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Posted Jun 2, 2005

A View of Creating an Oracle User - Part I

By James Koopmann

Before any schema objects can be created, you must first create a user that will own these objects. This somewhat simple procedure is often overlooked and it can open wide holes in security and portability.

How much thought do you put into creating an Oracle user? Have you ever looked within your database after you have installed a database tool or software solution? Many times, we given these requirements at face value and do not feel we can or should question the procedures and requirements of software vendors or our own development teams. After all, they surely would not request authorizations that they do not require.

In the past, I have installed many software products that use Oracle on the back end. I have even worked for a few software companies in the past couple of years. The scenario is often the same. Most developers are not database experts, they build solutions in a vacuum, they never get database staff to look at their designs from the beginning and we are all too concerned with just getting a project done. The end result is an open database model where database privileges are the last thing on anyone's minds. This mindset often aggravates many system and database administrators because they see privileges granted to these database users that go against all best practices and open many security holes. One of these holes is allowing every other user to see and modify all of the information within the just installed schema. This is usually done by granting object privileges to PUBLIC and creating PUBLIC synonyms. By doing this, everything is totally open and your data is vulnerable and accessible to everyone. I will address this in the next part in this two part series. However, the most common hole is where the new user created in the database has privileges that allow that user to alter and see other schema's data structures and information. This in fact is the easiest to remedy of the two solutions.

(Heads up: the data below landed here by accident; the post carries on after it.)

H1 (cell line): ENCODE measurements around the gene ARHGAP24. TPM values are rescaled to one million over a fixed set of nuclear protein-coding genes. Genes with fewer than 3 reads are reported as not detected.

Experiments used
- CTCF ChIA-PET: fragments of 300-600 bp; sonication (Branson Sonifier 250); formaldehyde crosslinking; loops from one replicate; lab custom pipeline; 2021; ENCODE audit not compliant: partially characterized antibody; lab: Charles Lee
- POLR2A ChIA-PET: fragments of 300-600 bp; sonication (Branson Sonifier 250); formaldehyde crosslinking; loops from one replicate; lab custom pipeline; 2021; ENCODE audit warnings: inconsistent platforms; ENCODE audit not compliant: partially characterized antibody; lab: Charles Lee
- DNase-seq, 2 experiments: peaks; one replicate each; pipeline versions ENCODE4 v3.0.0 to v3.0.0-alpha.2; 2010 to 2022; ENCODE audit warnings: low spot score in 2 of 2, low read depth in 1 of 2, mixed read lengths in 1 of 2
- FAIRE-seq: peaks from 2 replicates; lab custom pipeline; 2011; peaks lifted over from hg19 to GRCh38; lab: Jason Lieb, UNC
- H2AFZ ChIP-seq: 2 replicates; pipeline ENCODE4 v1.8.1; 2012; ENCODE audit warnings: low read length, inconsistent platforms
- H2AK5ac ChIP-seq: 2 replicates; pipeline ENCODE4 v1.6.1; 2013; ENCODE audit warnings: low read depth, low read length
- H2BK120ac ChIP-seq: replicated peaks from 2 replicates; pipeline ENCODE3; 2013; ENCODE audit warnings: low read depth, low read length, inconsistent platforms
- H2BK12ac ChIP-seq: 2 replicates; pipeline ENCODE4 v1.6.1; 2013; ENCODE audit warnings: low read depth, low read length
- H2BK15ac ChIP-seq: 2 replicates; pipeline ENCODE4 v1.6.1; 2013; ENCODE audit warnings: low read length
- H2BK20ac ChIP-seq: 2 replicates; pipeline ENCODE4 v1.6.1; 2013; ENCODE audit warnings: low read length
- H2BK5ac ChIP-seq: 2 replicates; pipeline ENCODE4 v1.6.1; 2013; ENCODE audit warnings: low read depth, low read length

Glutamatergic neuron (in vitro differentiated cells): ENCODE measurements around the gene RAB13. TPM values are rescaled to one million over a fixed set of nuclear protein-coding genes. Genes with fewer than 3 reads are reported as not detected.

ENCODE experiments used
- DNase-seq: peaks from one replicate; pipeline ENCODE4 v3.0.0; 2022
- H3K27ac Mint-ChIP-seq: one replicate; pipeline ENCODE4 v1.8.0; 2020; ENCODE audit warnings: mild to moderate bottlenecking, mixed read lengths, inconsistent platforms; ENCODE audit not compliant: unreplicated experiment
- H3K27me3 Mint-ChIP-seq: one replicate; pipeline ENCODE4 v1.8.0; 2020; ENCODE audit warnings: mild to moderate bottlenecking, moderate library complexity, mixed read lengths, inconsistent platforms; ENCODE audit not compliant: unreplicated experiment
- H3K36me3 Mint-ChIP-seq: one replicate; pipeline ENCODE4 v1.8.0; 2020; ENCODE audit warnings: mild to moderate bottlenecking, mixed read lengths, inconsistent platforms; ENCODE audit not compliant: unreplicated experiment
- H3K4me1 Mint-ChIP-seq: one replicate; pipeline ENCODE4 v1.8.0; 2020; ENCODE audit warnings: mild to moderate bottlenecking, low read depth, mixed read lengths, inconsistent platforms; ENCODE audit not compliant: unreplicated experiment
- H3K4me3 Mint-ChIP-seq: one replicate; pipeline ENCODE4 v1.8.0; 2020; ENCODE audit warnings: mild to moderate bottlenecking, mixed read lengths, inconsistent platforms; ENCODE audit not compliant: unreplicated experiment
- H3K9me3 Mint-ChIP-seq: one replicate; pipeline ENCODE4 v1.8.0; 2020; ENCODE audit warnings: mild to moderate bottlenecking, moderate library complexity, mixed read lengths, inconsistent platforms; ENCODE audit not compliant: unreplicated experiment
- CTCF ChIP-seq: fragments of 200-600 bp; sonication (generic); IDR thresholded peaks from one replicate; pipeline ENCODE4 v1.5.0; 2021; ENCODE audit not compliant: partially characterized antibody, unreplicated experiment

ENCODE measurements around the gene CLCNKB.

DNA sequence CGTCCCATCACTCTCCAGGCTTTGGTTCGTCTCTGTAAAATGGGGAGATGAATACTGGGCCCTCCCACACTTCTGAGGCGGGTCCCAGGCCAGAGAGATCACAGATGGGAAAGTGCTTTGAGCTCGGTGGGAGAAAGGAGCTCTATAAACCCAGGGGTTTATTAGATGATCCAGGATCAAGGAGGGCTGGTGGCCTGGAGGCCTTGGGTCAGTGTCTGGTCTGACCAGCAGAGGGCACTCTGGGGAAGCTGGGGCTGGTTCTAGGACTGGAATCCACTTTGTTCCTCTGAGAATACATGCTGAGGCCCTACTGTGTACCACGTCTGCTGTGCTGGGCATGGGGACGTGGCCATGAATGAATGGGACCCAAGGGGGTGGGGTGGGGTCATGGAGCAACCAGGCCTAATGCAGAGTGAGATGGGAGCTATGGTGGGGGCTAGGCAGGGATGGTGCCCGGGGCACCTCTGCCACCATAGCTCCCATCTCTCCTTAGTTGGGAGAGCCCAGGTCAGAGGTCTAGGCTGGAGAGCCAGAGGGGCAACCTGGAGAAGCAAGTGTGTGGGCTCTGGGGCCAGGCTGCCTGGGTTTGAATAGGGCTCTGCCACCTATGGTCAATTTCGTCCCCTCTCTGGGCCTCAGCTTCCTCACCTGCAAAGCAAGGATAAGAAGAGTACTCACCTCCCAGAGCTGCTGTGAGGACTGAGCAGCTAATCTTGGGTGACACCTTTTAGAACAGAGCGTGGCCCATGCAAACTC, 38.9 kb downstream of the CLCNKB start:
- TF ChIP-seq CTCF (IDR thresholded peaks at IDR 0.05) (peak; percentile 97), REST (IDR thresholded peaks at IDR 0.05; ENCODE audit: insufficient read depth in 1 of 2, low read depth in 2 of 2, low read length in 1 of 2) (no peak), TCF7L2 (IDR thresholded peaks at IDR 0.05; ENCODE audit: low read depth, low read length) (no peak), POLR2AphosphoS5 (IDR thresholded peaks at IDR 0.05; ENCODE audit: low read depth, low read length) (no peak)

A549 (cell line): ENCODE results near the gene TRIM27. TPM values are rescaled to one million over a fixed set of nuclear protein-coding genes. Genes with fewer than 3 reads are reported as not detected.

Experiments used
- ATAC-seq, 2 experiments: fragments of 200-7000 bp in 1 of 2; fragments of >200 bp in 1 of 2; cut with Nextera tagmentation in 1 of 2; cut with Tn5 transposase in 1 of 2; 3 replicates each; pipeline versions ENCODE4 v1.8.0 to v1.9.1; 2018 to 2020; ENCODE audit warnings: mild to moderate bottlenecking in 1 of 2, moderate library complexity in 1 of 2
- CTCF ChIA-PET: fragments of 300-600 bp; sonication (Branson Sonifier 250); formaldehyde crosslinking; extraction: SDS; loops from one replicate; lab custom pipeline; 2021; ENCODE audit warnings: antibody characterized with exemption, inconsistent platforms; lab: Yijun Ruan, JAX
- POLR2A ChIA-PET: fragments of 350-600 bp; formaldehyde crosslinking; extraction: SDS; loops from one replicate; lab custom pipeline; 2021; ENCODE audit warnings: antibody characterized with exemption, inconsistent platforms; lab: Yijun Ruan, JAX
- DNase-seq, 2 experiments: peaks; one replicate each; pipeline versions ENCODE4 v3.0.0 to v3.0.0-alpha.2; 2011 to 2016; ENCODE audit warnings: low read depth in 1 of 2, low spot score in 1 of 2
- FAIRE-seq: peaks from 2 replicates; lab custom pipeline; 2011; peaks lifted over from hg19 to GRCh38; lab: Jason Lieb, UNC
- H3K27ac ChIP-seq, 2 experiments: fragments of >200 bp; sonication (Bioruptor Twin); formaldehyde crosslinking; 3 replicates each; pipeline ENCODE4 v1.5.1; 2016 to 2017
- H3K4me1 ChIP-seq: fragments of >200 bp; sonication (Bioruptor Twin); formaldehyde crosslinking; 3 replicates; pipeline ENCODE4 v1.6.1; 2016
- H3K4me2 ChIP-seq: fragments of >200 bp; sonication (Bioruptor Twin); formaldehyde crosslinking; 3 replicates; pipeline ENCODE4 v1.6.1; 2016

It does not matter if you develop applications for mass distribution or internally for your company. You should have the same concerns when creating a database user. You cannot just grant DBA privileges to everyone and not expect problems down the road. For instance, I have seen many development shops that were reduced to one database instance after having separate development, test, and QA environments. They thought that they could just EXPort and IMPort under a different schema owner and all would be fine. After merging all three environments into one, they soon were shocked to realize that everyone had privileges to see and modify everyone else's objects. Know when development, test, and QA was done in the single environment there was some confusion and uneasiness about the true objects that were being used. As a side note, in this day of mergers and our global economy, every company should be concerned with the possibility of either being purchased at some time or having to merge database resources. Not having a security mechanism in place that protects your data can and will reduce your abilities for operating in these environments.

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